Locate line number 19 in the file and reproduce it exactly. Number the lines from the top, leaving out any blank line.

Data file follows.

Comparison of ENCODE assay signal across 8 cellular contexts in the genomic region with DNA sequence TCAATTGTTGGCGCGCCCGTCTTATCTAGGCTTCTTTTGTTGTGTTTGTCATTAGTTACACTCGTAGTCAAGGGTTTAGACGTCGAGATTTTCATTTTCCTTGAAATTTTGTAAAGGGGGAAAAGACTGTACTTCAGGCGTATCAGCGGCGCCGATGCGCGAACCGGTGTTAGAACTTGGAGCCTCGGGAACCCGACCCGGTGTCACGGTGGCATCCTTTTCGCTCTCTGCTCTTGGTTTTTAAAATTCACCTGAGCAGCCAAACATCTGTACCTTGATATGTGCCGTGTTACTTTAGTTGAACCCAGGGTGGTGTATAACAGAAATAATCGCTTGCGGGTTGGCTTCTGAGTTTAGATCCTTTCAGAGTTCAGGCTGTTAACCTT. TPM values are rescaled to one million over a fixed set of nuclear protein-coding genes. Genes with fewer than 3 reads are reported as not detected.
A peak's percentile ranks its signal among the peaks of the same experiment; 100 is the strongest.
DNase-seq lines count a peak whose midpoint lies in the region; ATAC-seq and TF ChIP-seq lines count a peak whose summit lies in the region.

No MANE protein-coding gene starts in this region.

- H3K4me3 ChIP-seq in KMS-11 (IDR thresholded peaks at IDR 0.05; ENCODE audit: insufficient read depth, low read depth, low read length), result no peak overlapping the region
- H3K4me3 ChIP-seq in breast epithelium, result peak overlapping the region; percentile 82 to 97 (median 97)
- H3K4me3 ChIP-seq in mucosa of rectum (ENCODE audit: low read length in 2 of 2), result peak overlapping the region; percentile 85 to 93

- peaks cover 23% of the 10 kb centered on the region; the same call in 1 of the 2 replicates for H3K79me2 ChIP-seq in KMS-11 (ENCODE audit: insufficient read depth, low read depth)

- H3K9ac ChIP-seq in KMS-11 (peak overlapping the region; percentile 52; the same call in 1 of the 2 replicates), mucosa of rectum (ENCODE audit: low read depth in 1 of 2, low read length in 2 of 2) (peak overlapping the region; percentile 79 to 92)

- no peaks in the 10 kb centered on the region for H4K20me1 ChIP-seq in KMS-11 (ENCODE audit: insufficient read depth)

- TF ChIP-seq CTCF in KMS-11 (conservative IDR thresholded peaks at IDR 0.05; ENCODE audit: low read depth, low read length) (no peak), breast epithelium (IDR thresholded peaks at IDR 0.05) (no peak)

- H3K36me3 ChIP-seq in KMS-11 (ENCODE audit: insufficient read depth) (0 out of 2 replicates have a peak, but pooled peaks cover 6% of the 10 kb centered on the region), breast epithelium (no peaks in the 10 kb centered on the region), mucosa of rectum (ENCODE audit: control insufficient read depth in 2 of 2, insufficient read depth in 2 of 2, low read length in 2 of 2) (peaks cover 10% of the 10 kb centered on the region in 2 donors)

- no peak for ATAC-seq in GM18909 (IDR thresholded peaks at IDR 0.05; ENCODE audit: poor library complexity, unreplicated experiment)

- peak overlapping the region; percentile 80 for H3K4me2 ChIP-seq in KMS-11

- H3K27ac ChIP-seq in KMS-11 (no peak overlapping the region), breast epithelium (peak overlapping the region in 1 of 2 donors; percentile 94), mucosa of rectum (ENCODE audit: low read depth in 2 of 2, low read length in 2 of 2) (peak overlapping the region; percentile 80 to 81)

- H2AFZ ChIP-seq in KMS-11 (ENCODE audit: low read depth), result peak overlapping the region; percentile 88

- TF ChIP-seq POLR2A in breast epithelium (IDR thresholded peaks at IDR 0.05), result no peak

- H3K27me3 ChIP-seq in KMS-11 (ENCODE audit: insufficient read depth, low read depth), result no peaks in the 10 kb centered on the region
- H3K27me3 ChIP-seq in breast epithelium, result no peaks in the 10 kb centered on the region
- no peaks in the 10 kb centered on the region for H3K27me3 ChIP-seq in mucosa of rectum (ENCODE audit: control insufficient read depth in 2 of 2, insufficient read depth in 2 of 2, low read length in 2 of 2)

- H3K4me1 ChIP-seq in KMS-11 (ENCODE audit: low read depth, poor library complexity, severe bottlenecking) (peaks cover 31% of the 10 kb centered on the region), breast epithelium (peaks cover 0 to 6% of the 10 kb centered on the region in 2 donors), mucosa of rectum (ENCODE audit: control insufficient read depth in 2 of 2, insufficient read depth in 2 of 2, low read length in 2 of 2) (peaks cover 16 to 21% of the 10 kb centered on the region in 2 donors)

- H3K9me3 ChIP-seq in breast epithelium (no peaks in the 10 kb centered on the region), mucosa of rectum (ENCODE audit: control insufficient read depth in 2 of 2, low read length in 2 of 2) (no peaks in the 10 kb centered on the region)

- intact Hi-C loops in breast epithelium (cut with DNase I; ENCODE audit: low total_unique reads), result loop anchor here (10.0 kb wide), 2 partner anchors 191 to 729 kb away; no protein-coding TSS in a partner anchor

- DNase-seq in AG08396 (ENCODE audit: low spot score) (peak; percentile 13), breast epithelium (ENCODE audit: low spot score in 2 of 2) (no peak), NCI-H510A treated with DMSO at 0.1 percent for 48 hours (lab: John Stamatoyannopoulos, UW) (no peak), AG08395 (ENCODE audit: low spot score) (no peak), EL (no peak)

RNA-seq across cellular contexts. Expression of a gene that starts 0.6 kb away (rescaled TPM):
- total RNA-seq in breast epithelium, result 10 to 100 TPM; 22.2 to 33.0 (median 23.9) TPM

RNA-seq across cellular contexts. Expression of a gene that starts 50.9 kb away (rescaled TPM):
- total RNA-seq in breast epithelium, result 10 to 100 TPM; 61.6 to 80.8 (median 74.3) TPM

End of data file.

- H3K27me3 ChIP-seq in breast epithelium, result no peaks in the 10 kb centered on the region